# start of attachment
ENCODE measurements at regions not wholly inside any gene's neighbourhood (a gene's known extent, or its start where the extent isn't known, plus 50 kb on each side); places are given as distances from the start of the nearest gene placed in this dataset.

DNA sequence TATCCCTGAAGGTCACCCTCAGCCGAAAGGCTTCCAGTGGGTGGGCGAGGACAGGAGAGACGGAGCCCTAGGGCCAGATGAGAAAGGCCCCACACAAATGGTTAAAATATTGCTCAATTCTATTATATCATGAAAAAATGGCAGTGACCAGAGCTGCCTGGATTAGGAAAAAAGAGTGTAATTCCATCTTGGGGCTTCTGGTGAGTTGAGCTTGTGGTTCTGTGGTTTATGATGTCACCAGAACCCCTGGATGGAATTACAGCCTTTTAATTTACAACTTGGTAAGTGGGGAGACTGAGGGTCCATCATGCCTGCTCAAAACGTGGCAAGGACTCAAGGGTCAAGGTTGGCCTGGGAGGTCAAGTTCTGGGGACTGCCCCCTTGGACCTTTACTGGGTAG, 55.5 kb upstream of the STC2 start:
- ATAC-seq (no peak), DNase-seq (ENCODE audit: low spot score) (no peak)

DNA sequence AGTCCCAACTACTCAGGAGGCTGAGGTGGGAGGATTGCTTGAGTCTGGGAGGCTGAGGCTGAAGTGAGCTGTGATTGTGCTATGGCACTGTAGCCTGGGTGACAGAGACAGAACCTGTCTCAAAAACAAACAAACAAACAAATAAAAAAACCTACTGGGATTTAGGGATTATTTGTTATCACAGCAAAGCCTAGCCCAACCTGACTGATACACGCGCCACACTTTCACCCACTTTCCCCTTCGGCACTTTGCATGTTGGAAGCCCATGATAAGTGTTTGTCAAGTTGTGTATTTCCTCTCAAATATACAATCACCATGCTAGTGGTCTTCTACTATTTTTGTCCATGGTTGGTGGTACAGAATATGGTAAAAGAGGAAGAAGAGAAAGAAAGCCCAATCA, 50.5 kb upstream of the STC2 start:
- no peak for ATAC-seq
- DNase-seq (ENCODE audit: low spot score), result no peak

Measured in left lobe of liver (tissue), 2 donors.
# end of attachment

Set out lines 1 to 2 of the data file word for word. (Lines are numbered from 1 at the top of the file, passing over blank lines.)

ENCODE measurements at regions not wholly inside any gene's neighbourhood (a gene's known extent, or its start where the extent isn't known, plus 50 kb on each side); places are given as distances from the start of the nearest gene placed in this dataset.

DNA sequence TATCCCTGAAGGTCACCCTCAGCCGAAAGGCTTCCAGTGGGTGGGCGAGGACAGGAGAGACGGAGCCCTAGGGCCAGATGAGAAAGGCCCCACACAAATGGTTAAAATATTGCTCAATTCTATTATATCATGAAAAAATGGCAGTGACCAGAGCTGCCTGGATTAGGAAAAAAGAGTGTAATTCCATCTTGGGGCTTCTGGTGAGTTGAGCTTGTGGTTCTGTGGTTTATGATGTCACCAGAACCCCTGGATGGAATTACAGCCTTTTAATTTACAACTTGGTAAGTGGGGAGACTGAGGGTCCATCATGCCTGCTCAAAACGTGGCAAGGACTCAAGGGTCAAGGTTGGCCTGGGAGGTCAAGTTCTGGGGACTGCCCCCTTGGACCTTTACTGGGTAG, 55.5 kb upstream of the STC2 start: